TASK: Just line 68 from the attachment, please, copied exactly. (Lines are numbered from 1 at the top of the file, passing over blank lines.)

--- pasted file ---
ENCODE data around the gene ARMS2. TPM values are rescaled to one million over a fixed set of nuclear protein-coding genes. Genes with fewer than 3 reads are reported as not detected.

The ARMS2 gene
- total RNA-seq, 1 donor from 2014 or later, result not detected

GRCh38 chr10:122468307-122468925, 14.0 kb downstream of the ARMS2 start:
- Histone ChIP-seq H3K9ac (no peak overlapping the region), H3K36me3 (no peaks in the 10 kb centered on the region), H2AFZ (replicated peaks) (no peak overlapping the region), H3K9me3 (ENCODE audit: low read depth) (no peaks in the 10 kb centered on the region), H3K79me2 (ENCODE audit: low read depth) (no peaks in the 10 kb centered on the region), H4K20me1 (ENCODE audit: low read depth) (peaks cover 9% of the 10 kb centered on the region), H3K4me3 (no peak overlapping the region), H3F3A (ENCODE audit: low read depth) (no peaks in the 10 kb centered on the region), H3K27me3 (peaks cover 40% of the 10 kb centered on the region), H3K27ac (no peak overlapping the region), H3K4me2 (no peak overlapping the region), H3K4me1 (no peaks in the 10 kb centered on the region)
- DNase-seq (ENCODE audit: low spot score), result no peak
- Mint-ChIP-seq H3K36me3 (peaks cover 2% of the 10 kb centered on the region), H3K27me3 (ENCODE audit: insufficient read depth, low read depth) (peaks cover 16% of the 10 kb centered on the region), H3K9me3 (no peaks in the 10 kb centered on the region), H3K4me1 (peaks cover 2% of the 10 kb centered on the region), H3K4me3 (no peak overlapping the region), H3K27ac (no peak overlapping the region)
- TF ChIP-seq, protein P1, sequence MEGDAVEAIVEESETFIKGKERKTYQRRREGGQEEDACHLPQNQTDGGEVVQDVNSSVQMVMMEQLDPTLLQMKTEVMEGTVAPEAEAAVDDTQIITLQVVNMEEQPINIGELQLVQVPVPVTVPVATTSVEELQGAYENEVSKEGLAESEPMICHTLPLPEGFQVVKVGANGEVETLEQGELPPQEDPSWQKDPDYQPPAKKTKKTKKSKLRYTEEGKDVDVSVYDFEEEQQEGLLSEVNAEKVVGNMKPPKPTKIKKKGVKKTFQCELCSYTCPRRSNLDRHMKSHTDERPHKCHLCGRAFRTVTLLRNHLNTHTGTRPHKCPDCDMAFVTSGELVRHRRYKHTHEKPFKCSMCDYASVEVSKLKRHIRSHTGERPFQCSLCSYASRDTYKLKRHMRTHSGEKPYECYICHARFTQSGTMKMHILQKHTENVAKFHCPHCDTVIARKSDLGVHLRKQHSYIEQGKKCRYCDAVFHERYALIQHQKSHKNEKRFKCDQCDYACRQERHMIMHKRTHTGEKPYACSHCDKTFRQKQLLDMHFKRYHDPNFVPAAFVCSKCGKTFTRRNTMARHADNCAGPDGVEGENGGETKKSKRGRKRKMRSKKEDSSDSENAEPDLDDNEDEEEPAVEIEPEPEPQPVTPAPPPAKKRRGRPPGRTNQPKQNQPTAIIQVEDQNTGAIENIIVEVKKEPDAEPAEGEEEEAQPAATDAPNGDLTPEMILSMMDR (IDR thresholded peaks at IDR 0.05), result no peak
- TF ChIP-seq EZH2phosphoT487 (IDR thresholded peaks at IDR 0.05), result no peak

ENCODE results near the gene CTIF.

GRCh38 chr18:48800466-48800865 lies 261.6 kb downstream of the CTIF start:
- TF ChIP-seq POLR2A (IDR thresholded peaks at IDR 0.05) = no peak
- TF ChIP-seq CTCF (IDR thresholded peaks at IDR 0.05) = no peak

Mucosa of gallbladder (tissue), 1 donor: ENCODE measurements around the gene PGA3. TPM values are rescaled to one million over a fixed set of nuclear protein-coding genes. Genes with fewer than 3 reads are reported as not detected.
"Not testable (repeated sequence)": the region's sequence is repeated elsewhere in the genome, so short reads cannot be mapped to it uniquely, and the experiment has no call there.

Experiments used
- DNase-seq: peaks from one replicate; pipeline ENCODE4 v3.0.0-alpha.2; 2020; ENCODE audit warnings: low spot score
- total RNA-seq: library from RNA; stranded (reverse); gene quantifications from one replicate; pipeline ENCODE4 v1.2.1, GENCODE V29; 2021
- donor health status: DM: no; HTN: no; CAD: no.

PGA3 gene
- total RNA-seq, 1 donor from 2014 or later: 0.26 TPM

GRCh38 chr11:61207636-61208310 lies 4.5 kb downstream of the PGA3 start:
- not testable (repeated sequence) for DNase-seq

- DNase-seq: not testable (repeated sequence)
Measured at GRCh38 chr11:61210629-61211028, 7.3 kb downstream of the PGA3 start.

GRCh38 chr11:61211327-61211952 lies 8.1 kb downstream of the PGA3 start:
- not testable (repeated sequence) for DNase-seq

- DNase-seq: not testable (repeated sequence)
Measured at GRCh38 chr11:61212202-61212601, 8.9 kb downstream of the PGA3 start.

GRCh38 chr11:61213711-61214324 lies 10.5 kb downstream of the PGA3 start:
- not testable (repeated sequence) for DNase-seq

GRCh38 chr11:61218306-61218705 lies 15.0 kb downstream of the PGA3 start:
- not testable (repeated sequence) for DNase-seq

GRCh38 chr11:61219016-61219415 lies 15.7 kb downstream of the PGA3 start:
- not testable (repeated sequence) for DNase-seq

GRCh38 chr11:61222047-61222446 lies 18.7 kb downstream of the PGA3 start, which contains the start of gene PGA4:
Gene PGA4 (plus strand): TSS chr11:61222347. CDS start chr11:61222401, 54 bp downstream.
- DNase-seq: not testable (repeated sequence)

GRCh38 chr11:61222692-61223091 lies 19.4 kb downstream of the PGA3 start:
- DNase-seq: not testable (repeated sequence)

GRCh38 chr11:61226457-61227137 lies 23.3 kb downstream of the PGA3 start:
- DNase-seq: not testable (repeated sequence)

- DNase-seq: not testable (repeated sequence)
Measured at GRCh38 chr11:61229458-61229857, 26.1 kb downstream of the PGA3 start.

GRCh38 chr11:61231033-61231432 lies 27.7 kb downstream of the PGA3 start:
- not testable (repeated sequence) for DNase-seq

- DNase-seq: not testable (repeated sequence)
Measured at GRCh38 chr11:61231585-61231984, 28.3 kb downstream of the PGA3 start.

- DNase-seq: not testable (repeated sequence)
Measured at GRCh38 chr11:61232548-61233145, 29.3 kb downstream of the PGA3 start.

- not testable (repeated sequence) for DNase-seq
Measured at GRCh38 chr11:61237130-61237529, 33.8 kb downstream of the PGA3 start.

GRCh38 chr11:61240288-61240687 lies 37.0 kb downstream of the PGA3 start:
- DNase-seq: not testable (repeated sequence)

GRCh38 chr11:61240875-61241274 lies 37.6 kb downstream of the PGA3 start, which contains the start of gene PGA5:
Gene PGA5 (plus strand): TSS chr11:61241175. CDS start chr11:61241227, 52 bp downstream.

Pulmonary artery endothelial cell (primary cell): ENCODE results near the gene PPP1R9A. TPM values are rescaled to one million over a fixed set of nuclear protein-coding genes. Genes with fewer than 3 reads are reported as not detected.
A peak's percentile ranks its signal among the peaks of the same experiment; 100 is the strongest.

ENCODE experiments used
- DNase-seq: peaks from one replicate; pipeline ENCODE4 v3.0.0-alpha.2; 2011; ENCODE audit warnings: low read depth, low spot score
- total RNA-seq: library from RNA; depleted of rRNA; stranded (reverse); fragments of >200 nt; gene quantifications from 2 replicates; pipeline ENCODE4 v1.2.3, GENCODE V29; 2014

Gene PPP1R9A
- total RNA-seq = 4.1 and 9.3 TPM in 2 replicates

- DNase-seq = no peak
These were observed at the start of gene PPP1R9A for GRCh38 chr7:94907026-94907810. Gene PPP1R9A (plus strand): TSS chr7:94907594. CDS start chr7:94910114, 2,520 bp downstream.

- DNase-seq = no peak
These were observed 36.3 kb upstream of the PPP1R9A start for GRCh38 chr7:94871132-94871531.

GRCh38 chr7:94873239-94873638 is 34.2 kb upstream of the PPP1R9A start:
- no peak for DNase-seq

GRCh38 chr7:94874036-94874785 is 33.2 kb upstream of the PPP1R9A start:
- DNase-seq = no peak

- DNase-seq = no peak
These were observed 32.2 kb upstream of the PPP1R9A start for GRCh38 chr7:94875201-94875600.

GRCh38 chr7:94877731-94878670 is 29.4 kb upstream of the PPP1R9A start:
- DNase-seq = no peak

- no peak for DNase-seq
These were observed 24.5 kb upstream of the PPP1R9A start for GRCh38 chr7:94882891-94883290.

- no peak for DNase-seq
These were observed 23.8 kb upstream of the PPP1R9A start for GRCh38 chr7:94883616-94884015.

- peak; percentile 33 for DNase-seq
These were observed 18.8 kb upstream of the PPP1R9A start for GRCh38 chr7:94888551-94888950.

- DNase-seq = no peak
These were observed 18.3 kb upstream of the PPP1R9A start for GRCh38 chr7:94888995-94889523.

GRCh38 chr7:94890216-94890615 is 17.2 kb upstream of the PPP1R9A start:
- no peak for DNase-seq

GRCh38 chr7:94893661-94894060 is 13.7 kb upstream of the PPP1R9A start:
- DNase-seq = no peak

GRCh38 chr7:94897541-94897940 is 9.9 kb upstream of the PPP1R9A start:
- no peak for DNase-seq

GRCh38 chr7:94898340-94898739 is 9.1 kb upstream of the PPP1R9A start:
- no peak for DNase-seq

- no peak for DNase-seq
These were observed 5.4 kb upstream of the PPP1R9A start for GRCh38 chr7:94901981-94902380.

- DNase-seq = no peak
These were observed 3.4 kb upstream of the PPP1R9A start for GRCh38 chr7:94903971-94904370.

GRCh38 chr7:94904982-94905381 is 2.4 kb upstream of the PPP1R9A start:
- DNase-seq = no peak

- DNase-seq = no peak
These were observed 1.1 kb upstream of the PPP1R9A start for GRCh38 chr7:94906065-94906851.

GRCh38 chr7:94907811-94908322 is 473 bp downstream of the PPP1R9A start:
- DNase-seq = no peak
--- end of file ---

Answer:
GRCh38 chr7:94873239-94873638 is 34.2 kb upstream of the PPP1R9A start: